Friday, January 18, 2008

Case Study: More than a logo

Xerox recently changed its logo, hoping its visual brand would help the public company identity catch up with the philosophical changes the modern Xerox represents.

The Xerox case illustrates a couple of points. First, forging a brand identity is a scientific process of learning what is meaningful to your customers. According to a January 8th article in PharmaLive, Xerox “spent more than 18 months interviewing some 5,000 people around the world about their associations with the Xerox name. Then they set about figuring how they could best retain the nice things it stands for (dependability and stability), jettison the not-so-nice (formal, somewhat stodgy) — and, most important, add attributes like modern, innovative and flexible.”

Also important to note with the Xerox case is that a brand identity is more than a change in philosophy and it is more than a logo. Xerox has not been a “copier company” for years, having grown beyond that and into networked printing solutions. Their philosophies had changed, but their identity stayed put.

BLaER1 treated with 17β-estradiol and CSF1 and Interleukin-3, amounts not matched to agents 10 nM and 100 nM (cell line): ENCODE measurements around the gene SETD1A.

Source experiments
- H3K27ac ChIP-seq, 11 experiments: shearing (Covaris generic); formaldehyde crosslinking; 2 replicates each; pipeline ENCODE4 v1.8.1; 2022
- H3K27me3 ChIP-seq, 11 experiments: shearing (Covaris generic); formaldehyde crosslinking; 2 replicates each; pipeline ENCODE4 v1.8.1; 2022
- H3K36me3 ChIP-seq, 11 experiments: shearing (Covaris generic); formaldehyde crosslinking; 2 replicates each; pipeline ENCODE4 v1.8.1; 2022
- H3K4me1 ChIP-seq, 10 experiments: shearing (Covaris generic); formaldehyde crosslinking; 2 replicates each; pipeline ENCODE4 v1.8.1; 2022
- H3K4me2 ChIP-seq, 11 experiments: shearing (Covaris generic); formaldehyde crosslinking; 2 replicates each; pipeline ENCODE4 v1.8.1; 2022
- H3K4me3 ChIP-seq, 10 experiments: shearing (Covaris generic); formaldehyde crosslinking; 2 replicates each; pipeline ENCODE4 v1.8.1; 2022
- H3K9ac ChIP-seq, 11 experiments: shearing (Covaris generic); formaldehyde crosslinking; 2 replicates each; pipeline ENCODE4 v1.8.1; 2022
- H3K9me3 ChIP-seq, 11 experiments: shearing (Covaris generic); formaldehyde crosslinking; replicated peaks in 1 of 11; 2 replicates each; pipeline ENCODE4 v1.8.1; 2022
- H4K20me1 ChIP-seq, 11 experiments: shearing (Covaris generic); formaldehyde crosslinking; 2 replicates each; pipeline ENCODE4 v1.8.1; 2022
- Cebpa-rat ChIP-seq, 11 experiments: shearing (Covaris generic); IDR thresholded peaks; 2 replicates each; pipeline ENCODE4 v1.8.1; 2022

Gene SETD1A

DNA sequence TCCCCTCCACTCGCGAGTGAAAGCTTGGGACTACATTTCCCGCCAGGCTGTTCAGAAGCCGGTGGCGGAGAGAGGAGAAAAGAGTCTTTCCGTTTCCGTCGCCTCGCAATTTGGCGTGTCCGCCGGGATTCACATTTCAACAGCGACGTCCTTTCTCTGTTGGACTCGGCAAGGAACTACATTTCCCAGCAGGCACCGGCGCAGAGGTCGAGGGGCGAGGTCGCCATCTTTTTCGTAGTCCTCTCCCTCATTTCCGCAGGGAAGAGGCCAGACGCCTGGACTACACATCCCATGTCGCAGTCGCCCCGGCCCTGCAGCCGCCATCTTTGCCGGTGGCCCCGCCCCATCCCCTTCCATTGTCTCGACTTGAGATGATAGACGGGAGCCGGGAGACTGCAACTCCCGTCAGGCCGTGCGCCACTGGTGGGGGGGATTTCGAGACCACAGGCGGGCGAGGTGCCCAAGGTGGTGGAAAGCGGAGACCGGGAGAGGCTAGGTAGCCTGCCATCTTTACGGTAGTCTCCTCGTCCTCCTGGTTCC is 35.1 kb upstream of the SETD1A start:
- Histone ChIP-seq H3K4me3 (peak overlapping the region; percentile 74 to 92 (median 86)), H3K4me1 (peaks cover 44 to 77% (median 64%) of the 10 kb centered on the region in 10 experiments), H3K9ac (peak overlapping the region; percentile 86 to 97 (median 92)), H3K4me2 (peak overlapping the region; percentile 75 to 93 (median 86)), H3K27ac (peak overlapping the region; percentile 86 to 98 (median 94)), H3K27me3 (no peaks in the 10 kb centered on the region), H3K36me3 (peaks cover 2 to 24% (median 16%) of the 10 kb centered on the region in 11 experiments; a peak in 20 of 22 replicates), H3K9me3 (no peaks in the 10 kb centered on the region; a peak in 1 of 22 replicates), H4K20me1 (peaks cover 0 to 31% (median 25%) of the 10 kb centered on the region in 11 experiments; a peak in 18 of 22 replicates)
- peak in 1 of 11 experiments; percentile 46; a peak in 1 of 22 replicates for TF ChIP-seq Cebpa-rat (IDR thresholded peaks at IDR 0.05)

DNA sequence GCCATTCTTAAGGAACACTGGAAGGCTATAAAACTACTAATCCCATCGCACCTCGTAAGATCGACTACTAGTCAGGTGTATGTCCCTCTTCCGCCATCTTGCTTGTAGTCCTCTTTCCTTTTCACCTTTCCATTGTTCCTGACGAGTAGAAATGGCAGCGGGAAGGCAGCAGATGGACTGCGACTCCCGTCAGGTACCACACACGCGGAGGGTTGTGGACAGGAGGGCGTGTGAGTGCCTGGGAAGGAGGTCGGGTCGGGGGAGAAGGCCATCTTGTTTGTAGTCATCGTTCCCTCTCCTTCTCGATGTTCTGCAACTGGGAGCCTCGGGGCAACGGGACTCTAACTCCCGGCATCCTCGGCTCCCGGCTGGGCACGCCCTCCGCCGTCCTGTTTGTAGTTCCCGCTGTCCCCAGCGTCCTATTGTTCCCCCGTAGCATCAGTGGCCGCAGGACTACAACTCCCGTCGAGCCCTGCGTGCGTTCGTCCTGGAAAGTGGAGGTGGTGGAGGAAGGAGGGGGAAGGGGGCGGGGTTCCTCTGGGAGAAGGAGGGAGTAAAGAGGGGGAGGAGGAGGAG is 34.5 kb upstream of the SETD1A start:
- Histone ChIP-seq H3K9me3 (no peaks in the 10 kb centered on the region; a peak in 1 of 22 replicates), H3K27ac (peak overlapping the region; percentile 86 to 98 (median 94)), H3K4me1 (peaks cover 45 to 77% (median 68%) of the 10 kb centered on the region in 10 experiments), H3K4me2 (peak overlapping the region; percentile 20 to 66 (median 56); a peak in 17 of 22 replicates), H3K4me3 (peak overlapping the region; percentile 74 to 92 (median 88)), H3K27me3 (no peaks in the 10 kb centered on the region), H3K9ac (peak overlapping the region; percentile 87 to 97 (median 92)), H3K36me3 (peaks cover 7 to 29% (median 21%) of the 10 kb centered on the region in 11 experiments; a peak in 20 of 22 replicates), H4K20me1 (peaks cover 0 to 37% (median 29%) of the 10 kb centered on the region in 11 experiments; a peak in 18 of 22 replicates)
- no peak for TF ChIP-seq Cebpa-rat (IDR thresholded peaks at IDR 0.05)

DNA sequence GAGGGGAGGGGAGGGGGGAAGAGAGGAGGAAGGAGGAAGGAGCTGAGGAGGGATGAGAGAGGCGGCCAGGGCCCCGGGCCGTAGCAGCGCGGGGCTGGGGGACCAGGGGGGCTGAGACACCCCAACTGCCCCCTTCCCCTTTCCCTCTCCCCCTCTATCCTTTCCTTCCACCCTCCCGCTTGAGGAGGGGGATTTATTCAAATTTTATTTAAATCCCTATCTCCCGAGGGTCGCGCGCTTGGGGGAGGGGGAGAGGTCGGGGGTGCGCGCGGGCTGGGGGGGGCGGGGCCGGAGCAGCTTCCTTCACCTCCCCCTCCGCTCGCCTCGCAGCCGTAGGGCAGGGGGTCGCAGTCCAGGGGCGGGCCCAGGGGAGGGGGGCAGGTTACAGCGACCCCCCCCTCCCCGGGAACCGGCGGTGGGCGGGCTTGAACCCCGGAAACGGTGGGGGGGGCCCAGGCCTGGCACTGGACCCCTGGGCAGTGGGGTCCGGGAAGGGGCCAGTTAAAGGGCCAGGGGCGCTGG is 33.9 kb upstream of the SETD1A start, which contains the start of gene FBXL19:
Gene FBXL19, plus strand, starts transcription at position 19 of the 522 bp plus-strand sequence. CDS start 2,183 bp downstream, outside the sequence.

I guess the point I’m trying to make is that brands are about the entire package. As my Forward. Fast.® tool suggests, the brand links together the qualities of industry reputation (Likeability), visual impact (Logo), caliber of products (Quality Offering), connections to meaningful partners (Associations), brand personality (Attitude), and product interactions (Quality Experience). The way customers analyze all of these elements as a whole is what they perceive as your brand identity.

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